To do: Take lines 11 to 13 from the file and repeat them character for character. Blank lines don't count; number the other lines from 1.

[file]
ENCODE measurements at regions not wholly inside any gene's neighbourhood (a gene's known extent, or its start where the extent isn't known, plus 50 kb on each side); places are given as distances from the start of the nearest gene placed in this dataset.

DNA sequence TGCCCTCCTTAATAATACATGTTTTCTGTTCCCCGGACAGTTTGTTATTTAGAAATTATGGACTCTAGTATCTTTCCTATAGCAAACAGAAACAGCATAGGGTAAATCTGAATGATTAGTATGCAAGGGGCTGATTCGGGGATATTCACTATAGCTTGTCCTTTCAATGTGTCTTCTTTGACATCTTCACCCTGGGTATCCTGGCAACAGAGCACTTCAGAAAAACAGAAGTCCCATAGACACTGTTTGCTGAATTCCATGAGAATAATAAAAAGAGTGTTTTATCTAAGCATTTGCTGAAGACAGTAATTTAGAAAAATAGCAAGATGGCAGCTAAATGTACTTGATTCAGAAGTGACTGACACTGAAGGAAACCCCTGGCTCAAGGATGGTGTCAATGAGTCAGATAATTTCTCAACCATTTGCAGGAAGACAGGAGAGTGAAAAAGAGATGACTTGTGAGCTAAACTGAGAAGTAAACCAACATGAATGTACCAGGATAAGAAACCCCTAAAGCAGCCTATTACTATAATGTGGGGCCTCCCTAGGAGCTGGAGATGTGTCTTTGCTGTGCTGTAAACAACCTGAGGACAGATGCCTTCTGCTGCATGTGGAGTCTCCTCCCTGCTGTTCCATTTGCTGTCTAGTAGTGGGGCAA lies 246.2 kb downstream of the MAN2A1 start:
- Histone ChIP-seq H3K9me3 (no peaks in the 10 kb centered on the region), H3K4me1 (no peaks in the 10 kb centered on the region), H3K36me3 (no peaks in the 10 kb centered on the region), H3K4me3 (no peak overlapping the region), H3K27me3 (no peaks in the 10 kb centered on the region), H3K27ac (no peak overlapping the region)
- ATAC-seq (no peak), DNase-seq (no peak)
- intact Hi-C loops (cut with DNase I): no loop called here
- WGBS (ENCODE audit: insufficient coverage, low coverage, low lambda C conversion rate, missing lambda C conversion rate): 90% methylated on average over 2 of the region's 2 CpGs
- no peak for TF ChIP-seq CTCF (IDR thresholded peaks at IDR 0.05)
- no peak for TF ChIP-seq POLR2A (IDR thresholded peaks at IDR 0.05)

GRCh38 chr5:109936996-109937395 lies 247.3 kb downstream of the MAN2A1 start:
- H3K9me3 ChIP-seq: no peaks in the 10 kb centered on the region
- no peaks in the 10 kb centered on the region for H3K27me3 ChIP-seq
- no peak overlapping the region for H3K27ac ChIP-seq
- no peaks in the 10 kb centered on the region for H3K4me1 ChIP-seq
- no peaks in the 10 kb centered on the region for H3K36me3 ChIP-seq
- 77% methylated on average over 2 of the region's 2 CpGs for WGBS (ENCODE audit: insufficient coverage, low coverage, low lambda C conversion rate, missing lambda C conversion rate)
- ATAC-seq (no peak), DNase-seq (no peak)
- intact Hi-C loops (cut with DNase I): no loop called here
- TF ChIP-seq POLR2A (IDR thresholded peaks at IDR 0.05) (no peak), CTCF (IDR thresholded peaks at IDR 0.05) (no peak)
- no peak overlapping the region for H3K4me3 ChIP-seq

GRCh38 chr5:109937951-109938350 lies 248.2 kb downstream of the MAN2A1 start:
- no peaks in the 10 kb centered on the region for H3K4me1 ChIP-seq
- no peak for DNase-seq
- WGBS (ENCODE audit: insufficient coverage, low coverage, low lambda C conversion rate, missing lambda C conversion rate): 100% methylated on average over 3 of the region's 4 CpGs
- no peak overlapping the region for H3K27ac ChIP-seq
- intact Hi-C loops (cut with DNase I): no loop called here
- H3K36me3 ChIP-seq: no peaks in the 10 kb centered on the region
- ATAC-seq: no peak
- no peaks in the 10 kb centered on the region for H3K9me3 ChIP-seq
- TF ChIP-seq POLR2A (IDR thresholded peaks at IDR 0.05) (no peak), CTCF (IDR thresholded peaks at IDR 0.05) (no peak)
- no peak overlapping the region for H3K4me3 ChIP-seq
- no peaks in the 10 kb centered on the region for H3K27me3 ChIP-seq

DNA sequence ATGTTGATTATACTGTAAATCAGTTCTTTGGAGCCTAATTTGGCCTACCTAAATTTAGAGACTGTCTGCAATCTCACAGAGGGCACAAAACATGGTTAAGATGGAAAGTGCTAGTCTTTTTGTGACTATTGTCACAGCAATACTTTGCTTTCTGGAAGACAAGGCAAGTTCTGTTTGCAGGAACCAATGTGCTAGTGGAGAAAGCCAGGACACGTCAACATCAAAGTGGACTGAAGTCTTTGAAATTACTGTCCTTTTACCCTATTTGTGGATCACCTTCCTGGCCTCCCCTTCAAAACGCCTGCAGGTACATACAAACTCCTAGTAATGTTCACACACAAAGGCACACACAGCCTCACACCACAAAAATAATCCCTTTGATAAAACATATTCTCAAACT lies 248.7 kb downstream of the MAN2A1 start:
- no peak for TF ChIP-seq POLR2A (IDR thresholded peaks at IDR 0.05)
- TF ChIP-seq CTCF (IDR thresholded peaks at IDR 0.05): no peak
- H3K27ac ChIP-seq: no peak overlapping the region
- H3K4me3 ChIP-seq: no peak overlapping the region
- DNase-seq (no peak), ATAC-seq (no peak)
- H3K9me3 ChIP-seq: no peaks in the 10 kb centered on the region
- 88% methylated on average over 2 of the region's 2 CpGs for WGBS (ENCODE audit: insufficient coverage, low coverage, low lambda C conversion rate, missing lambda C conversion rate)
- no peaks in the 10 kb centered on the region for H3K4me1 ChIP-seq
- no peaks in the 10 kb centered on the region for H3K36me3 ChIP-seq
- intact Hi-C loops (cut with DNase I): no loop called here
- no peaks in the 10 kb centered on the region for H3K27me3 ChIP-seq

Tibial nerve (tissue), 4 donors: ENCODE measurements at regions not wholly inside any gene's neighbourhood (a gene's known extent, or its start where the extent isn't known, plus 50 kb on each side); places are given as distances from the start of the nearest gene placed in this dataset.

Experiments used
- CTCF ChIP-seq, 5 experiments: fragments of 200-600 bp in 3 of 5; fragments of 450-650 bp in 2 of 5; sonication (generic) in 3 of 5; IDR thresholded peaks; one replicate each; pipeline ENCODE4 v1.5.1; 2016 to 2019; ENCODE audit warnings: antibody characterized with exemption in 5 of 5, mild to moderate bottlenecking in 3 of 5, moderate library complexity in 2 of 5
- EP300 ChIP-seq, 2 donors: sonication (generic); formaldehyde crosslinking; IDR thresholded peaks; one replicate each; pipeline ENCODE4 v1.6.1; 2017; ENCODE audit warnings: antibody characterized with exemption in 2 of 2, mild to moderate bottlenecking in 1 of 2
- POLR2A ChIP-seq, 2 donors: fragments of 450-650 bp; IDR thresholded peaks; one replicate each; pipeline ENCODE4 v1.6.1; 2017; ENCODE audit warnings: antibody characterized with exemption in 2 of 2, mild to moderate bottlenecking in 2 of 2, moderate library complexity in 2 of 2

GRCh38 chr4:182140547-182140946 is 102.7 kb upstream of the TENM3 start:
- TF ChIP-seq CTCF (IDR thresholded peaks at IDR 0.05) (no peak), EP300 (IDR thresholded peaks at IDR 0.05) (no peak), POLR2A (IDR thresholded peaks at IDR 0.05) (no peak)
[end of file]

- no peaks in the 10 kb centered on the region for H3K27me3 ChIP-seq
- no peak overlapping the region for H3K27ac ChIP-seq
- no peaks in the 10 kb centered on the region for H3K4me1 ChIP-seq